BMC Medical Informatics and Decision Making 09/2014; 14(1):82. DOI:10.1186/1472-6947-14-82 · 1.83 Impact Factor
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    ABSTRACT: Background: The aim of this study was to build electronic algorithms using a combination of structured data and natural language processing (NLP) of text notes for potential safety surveillance of 9 postoperative complications. Methods: Postoperative complications from 6 medical centers in the Southeastern United States were obtained from the Veterans Affairs Surgical Quality Improvement Program (VASQIP) registry. Development and test datasets were constructed using stratification by facility and date of procedure for patients with and without complications. Algorithms were developed from VASQIP outcome definitions using NLP-coded concepts, regular expressions, and structured data. The VASQIP nurse reviewer served as the reference standard for evaluating sensitivity and specificity. The algorithms were designed in the development and evaluated in the test dataset. Results: Sensitivity and specificity in the test set were 85% and 92% for acute renal failure, 80% and 93% for sepsis, 56% and 94% for deep vein thrombosis, 80% and 97% for pulmonary embolism, 88% and 89% for acute myocardial infarction, 88% and 92% for cardiac arrest, 80% and 90% for pneumonia, 95% and 80% for urinary tract infection, and 77% and 63% for wound infection, respectively. A third of the complications occurred outside of the hospital setting. Conclusions: Computer algorithms on data extracted from the electronic health record produced respectable sensitivity and specificity across a large sample of patients seen in 6 different medical centers. This study demonstrates the utility of combining NLP with structured data for mining the information contained within the electronic health record.
    Medical care 06/2013; 51(6):509-516. DOI:10.1097/MLR.0b013e31828d1210 · 3.23 Impact Factor
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    ABSTRACT: Introduction: Pediatric asthma exacerbations account for >1.8 million emergency department (ED) visits annually. Asthma guidelines are intended to guide time-dependent treatment decisions that improve clinical outcomes; however, guideline adherence is inadequate. We examined whether an automatic disease detection system increases clinicians' use of paper-based guidelines and decreases time to a disposition decision. Methods: We evaluated a computerized asthma detection system that triggered NHLBI-adopted, evidence-based practice to improve care in an urban, tertiary care pediatric ED in a 3-month (7/09-9/09) prospective, randomized controlled trial. A probabilistic system screened all ED patients for acute asthma. For intervention patients, the system generated the asthma protocol at triage for intervention patients to guide early treatment initiation, while clinicians followed standard processes for control patients. The primary outcome measures included time to patient disposition. Results: The system identified 1100 patients with asthma exacerbations, of which 704 had a final asthma diagnosis determined by a physician-established reference standard. The positive predictive value for the probabilistic system was 65%. The median time to disposition decision did not differ among the intervention (289 min; IQR = (184, 375)) and control group (288 min; IQR = (185, 375)) (p=0.21). The hospital admission rate was unchanged between intervention (37%) and control groups (35%) (p = 0.545). ED length of stay did not differ among the intervention (331 min; IQR = (226, 581)) and control group (331 min; IQR = (222, 516)) (p = 0.568). Conclusion: Despite a high level of support from the ED leadership and staff, a focused education effort, and implementation of an automated disease detection, the use of the paper-based asthma protocol remained low and time to patient disposition did not change.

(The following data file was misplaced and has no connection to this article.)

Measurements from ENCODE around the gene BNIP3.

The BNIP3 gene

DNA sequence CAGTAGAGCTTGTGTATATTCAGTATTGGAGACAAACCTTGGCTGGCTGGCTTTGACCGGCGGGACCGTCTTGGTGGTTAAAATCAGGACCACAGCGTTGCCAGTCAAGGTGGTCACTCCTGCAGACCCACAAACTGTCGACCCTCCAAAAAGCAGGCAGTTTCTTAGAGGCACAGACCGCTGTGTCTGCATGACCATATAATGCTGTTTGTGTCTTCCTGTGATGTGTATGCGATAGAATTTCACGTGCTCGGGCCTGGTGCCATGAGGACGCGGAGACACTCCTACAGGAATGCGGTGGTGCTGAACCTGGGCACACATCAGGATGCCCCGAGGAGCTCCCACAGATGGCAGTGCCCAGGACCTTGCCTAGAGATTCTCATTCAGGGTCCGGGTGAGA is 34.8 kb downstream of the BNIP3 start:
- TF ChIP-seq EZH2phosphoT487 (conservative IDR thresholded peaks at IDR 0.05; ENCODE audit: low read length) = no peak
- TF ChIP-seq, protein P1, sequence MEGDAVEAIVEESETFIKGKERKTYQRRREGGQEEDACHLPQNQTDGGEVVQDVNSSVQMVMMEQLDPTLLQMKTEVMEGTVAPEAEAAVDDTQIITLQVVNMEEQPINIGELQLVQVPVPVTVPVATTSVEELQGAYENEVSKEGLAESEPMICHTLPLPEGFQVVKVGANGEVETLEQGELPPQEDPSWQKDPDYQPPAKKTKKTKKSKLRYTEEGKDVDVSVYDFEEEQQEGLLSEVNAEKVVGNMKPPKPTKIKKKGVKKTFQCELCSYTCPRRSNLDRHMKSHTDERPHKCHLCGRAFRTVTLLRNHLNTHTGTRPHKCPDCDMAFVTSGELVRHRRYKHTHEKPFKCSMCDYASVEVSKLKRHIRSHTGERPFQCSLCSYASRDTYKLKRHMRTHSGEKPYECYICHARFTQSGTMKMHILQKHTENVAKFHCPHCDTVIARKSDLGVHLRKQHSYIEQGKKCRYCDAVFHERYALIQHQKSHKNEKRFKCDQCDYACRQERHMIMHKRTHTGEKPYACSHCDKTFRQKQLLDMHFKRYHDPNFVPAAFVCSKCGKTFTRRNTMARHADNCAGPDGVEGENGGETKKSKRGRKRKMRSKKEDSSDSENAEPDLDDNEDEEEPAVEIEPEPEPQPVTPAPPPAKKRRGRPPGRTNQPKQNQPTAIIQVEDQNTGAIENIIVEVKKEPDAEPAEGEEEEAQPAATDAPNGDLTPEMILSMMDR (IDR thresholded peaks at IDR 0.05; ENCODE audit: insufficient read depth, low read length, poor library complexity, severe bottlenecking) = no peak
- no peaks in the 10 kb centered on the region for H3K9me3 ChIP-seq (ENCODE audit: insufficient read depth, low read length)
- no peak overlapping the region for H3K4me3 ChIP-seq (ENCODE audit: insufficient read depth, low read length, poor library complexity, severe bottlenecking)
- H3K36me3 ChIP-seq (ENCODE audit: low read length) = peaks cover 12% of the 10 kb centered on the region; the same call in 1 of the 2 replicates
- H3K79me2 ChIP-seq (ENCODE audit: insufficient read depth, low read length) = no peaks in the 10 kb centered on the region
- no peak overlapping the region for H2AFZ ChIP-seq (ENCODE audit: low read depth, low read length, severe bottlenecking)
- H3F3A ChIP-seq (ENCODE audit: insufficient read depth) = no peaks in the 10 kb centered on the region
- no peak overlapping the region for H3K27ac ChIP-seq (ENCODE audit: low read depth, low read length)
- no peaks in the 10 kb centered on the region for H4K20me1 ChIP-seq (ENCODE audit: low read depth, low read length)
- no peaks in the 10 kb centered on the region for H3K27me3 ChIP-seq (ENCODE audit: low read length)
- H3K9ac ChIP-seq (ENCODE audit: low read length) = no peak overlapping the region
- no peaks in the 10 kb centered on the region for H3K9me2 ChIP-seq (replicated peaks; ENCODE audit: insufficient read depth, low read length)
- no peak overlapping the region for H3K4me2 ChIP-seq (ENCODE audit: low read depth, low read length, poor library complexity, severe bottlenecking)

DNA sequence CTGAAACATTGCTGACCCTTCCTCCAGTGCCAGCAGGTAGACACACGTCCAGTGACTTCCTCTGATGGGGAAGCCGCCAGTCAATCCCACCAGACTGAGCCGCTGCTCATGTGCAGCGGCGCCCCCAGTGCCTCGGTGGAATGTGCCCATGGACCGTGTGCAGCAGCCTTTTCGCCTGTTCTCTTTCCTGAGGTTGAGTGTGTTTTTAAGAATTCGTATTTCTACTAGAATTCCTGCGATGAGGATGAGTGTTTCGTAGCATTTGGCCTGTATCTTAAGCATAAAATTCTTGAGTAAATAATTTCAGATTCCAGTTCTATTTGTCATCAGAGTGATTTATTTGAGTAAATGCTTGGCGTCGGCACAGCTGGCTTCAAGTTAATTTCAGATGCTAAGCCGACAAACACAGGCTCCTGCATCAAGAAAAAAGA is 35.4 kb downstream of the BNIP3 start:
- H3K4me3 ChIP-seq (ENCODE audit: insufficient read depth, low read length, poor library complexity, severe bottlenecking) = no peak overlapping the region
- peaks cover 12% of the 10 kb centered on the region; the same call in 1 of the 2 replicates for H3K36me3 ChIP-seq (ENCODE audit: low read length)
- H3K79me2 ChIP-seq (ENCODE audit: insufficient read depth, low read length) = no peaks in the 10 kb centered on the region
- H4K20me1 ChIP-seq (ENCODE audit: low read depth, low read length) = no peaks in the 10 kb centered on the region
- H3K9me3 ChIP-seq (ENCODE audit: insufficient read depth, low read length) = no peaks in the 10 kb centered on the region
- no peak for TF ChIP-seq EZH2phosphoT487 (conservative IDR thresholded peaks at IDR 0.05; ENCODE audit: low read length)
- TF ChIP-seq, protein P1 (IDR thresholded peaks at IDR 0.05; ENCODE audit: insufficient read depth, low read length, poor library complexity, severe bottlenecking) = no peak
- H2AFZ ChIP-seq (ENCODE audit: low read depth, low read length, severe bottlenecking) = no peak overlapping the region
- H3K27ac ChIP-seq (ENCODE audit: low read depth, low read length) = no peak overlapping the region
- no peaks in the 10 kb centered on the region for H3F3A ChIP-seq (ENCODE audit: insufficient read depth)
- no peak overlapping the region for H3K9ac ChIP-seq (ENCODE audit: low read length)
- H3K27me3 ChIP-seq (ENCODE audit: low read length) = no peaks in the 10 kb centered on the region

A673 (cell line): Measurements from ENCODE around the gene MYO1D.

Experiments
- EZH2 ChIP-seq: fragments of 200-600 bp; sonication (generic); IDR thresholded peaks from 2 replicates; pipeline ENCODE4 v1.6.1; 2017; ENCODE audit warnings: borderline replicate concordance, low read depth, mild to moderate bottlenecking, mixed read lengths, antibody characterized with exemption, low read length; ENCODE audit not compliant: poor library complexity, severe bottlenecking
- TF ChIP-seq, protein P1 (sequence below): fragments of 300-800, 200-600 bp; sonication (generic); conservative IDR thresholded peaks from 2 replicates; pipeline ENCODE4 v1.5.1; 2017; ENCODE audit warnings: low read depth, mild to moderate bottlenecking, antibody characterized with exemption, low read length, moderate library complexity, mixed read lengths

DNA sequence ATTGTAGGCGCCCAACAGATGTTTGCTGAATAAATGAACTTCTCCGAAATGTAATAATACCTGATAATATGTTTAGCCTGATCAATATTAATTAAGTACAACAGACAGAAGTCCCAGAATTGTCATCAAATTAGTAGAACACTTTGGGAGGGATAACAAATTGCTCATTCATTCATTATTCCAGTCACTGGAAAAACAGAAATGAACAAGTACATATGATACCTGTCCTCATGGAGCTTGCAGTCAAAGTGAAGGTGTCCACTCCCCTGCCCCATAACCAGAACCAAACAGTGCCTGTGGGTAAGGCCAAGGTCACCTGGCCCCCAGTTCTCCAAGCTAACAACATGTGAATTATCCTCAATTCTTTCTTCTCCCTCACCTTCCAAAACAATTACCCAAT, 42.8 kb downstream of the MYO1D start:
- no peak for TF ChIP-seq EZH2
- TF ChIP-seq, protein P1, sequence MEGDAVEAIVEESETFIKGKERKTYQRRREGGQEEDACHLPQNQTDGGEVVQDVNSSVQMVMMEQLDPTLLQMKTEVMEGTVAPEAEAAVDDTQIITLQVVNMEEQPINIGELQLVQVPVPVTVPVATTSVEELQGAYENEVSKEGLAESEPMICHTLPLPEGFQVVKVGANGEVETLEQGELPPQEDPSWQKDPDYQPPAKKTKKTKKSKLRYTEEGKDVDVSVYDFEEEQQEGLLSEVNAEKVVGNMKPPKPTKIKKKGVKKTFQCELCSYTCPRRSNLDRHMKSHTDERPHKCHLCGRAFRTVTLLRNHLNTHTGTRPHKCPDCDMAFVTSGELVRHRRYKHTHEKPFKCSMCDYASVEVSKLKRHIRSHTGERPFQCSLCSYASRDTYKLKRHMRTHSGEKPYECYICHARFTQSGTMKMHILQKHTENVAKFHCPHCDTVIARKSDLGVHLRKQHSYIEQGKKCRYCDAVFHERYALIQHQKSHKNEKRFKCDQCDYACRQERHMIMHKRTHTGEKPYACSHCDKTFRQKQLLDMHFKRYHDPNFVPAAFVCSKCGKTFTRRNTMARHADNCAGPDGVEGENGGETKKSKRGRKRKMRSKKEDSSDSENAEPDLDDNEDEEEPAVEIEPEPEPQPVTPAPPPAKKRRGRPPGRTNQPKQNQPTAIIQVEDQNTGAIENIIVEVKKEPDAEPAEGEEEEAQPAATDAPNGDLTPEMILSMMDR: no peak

International Journal of Medical Informatics 12/2012; 82(4). DOI:10.1016/j.ijmedinf.2012.11.006 · 2.00 Impact Factor
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    D Aronsky · T-Y Leong
    Methods of Information in Medicine 10/2012; 51(5):369-70. · 2.25 Impact Factor
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    ABSTRACT: Background and objective: Appropriate triage of patients with community-acquired pneumonia (CAP) may improve morbidity, mortality and use of hospital resources. Worse outcomes from delayed intensive care unit (ICU) admission have long been suspected but have not been verified. Methods: In a retrospective study of consecutive patients with CAP admitted from 1996–2006 to the ICUs of a tertiary care hospital, we measured serial severity scores, intensive therapies received, ICU-free days, and 30-day mortality. Primary outcome was mortality. We developed a regression model of mortality with ward triage (and subsequent ICU transfer within 72 h) as the predictor, controlled by propensity for ward triage and radiographic progression. Results: Of 1059 hospital-admitted patients, 269 (25%) were admitted to the ICU during hospitalization. Of those, 167 were directly admitted to the ICU without current requirement for life support, while 61 (23%) were initially admitted to the hospital ward, 50 of those undergoing ICU transfer within 72 h. Ward triage was associated with increased mortality (OR 2.6, P = 0.056) after propensity adjustment. The effect was less (OR 2.2, P = 0.12) after controlling for radiographic progression. The effect probably increased (OR 4.1, P = 0.07) among patients with ≥ 3 severity predictors at admission. Conclusions: Initial ward triage among patients transferred to the ICU is associated with twofold higher 30-day mortality. This effect is most apparent among patients with ≥ 3 severity predictors at admission and is attenuated by controlling for radiographic progression. Intensive monitoring of ward-admitted patients with CAP seems warranted. Further research is needed to optimize triage in CAP.
    Respirology 07/2012; 17(8):1207-13. DOI:10.1111/j.1440-1843.2012.02225.x · 3.35 Impact Factor